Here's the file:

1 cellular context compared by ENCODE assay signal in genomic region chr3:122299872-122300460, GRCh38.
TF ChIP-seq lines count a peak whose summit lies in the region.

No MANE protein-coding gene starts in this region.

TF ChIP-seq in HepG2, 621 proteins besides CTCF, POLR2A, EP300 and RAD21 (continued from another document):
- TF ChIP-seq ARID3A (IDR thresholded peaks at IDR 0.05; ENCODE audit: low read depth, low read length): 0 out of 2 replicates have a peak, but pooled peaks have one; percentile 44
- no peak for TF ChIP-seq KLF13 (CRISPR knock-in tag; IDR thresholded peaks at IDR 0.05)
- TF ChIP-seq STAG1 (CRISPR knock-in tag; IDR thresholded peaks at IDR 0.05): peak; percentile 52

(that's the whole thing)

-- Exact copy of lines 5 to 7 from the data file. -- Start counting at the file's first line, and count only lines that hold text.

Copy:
- TF ChIP-seq ARID3A (IDR thresholded peaks at IDR 0.05; ENCODE audit: low read depth, low read length): 0 out of 2 replicates have a peak, but pooled peaks have one; percentile 44
- no peak for TF ChIP-seq KLF13 (CRISPR knock-in tag; IDR thresholded peaks at IDR 0.05)
- TF ChIP-seq STAG1 (CRISPR knock-in tag; IDR thresholded peaks at IDR 0.05): peak; percentile 52